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  • Sally Brandon

Managing Difficult Conversations

It doesn't matter how many difficult conversations you have had, they dont get easier so below are 9 useful tip on how to prepare for it.

1. Don't avoid it

Difficult conversations become more difficult the longer you wait. The build up of anxiety / anticipation before the meeting can make you feel that the issue is bigger than it really is.

2. Have a purpose

What is the reason for the meeting and what do you need to get out of it. If it helps bullet point the areas you need to discuss on a piece of paper that you can refer to so nothing is missed.

3. Be confident and direct

If you are nervous about the meeting, changes are the person you are meeting with will be do and they will pick up on the energy. Again it is ok to have some noes with you to refer to so you don't forget anything.

4. Be open to the other person's perspective

Make sure you are listening. The meeting should be a discussion, so it’s important to listen to the other person’s perspective. They might tell you something that changes your opinion the situation. Listening to their perspective lets the other person know you’re acknowledging their perspective.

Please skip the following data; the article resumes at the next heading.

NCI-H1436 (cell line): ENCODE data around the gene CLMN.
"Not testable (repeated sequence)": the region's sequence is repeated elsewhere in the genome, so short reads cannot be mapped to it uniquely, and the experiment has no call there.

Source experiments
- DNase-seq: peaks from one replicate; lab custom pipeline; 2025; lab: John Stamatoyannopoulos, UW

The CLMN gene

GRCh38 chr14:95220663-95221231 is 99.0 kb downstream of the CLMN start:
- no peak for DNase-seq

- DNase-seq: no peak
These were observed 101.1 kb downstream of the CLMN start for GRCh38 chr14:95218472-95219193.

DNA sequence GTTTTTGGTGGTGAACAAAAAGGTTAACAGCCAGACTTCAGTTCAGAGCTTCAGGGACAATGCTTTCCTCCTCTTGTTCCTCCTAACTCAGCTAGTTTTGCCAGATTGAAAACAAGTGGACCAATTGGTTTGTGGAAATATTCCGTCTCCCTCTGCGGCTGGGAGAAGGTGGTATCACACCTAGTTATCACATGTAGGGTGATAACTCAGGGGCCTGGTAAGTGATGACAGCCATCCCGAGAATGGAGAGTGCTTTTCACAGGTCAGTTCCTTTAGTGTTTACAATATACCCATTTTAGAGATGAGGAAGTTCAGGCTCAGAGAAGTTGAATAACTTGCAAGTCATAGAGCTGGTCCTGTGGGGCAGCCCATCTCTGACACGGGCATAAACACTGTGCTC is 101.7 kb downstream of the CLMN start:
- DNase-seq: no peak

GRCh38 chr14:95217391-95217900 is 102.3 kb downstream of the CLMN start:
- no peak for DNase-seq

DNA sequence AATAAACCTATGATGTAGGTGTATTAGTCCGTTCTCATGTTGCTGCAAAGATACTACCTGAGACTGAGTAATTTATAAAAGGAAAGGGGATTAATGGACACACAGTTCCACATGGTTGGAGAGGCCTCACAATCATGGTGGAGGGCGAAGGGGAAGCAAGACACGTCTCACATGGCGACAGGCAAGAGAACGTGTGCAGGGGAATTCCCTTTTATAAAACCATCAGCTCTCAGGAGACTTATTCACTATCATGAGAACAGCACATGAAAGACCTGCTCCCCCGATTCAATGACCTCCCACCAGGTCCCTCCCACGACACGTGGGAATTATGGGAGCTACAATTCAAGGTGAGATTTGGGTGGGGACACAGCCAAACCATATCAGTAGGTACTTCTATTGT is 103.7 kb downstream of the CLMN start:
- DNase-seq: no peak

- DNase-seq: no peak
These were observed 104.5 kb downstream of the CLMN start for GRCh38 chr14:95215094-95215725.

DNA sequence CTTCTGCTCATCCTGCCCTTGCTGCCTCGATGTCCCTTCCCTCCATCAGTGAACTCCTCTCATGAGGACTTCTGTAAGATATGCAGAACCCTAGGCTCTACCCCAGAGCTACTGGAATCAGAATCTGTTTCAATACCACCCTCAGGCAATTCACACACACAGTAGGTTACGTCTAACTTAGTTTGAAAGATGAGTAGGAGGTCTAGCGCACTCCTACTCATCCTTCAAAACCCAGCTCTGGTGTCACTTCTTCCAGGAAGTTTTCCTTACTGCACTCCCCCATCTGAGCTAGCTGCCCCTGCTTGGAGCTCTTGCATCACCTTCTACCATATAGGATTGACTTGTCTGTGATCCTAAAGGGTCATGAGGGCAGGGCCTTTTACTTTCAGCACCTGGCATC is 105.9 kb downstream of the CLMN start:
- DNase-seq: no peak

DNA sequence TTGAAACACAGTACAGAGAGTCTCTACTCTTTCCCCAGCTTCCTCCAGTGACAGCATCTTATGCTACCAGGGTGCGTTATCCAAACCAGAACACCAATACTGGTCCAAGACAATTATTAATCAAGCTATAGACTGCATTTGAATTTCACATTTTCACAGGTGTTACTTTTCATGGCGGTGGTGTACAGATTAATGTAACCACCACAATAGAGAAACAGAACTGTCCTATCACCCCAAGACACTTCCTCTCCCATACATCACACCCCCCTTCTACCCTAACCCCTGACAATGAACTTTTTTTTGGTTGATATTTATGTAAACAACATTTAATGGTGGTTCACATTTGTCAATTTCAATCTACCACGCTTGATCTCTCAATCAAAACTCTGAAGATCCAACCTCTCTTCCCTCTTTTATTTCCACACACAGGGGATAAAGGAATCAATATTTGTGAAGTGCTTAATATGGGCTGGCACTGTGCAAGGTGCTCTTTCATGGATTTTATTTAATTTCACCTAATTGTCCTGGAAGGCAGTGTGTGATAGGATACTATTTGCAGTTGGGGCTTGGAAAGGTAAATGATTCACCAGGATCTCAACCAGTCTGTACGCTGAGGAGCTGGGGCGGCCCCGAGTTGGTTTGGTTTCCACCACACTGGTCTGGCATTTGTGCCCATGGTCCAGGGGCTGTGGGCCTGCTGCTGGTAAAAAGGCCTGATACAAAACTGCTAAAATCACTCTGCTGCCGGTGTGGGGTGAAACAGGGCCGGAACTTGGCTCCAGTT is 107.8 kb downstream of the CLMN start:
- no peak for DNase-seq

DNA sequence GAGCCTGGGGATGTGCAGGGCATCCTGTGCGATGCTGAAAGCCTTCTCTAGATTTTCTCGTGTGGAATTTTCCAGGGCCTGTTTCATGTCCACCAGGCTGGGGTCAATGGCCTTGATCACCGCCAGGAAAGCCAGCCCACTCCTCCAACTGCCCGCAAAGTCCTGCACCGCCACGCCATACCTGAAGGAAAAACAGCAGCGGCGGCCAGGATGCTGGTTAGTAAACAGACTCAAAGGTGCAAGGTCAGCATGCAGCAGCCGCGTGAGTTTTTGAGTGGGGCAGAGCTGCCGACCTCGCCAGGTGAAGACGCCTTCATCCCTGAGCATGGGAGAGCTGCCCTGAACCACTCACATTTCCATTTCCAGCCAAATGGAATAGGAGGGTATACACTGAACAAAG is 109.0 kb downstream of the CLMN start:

5. Be empathetic

Think about the other person and how they might be feeling in the meeting. If you see they’re struggling with what is being said, give them time so they can gather their thoughts. If they start to get emotional, understand how they must be feeling. To have a constructive conversation aimed at workplace conflict resolution, being mindful of the other person is always important.

6 Use “I” statements

Starting your sentence with “I” instead of “You” promotes positive communication and fosters enthusiasm to find a solution rather than sounding like blame. It’s a huge part of what differentiates constructive and critical feedback.

7. Stick to the facts

Be clear on the the facts that need to be discussed ahead of your meeting and don't get drawn in to discussing other issues if the employee raises them. You can make a note of the other issues being raised and let the employee know they will be discussed separately and restate the purpose of the current meeting.

8. Come up with a solution

The aim of the conversation is to come to an agreed solution to resolve the issues. It could be extra training, one to one support or restating expectations with a time frame to monitor if the solution is working.

9. Follow up

Once the meeting has ended you should follow up and support your employee with any changes or training they are undertaking. Keeping an open conversation will help build the working relationship.

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